The Art of Traveling Books Nov23

The Art of Traveling Books...

Since the advent of the internet, communication has exploded in so many ways. It is easier to keep in touch with people. Easier to share. One of the more interesting discoveries within the online community is the idea of the traveling book. Most commonly these are little Moleskine journals or the like being sent from person to person on a distribution list kept online. It’s very similar to the idea of crowdsourcing but free and with art. Members who partake in this social experiment have to feel comfortable giving a mailing address out to others, but what comes about is a book filled with art and in no particular order. The pages are tackled one at a time by the next artist on the mailing list and the images are as random and unique as each individual contributor. Sometimes these books are themed but usually they are open to complete personal interpretation. The range of artwork may span from pen and ink to collage. Whole paintings may be followed up on the next page by simple word art, or an expression of hand-written ‘typography’ flooding the white space. Color stands in stark contrast to black and white. Mixed media may be followed by traditional watercolor or line art. Really, the sky is the limit. In the end, time produces a final product that resembles a portable gallery. It is then sent back to the original owner who can take the time to peruse every page and its artwork. These experiments in artistic social contribution are often found on groups such as Ning, Yahoo! Groups, Google, and other sites where people gather together for common causes. Artistic collectives may be said to contain only amateurs, but there is no mistake that the art upon the...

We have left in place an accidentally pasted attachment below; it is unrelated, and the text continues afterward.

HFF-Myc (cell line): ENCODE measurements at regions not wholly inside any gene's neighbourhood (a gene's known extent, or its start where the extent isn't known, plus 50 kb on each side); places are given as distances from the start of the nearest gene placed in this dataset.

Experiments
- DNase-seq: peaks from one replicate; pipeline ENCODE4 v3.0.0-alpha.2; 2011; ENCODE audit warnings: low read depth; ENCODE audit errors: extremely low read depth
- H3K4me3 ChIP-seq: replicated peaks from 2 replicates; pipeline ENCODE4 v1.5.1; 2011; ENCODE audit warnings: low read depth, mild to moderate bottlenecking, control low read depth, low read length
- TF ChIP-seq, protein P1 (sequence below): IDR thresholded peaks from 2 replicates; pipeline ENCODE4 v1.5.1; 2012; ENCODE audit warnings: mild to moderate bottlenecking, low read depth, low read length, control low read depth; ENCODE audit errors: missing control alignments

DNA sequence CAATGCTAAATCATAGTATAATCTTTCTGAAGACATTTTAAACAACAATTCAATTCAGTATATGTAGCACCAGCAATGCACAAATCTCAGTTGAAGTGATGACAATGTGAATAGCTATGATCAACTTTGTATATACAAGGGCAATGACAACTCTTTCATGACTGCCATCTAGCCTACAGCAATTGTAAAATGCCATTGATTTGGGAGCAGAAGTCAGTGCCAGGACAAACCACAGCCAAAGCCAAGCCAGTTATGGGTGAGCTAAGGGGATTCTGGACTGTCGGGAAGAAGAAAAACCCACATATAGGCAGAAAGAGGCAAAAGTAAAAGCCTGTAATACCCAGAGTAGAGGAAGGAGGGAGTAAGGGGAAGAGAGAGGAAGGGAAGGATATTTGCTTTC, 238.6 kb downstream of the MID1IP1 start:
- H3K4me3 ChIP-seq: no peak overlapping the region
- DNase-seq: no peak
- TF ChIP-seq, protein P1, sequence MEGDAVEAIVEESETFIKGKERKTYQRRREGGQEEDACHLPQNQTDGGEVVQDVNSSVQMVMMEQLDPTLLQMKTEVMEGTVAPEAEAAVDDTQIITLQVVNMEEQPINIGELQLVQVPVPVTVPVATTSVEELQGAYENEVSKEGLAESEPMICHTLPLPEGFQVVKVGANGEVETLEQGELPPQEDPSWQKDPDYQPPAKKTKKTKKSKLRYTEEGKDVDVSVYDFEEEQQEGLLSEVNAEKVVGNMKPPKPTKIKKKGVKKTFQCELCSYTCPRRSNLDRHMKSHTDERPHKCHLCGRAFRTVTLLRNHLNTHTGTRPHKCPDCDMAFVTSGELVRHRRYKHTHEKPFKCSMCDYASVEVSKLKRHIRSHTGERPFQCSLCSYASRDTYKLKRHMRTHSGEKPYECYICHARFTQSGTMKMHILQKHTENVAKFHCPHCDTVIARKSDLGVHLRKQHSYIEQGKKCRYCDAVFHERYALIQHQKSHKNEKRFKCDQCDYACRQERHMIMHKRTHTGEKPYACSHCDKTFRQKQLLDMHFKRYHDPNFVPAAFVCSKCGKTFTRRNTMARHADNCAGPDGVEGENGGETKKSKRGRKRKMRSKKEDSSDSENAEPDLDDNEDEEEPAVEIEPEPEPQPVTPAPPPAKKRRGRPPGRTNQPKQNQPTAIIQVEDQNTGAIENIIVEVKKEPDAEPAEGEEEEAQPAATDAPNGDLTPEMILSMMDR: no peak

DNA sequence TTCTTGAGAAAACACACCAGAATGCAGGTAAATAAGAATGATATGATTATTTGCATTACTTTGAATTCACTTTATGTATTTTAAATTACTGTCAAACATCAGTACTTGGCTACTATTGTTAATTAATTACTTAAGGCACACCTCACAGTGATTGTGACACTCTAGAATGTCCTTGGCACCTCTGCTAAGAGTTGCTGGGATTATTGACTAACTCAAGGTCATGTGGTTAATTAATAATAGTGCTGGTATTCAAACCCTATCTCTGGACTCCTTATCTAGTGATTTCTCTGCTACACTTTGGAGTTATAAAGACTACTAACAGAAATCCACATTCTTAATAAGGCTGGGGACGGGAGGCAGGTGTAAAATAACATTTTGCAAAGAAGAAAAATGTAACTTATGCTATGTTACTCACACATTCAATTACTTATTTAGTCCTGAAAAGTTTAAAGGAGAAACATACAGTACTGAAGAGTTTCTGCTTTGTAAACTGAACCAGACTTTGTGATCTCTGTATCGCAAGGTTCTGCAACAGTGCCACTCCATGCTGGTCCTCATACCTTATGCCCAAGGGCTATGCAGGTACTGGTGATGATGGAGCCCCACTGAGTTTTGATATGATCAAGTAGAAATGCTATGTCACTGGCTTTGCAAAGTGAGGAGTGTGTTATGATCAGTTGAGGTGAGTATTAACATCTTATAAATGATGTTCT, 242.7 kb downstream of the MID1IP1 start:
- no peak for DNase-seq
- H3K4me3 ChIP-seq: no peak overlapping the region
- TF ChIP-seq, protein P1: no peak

Writers Journey: Support and Freedom...

We live in an age where we are expected to earn revenue on what we produce.  This expectation was brought about by the Age of Enlightenment and furthered by the Industrial Revolution.  If we are successful novelists, for example, we must churn out a New York Times bestseller every year or two.  Culturally, we are told a myth that insists that we earn money from our art. This ‘Hollywood fantasy’ of earning money per project is actually very new and flies in the face of thousands of years in which artists lived under another kind of system:  namely support from a patron.  I don’t advocate that we go back to having patrons, which is what you might call feudalistic even on a good day, but I do want to point out that it’s easy to mistake one thing for another and this is where we can accidentally confuse having money and being paid for our art with true freedom to make the art that must be made. The biggest misconception an artist faces is the definition of the word resource.  If you want something, say quality light and space to paint in, that doesn’t mean you need money to get it.  It means you need a resource (space and light) and your first inclination may well be to pay for studio space for it.  Stop right there!  What you really need is space and light.  In our consumerist mentality, we will often equate this with real estate.  But space and light is not the same thing as a studio situated downtown.  Space and light may be had in a breakfast nook, or outside at a park, or on the back lawn.  One of your friends may have space and light that they’ll willingly share...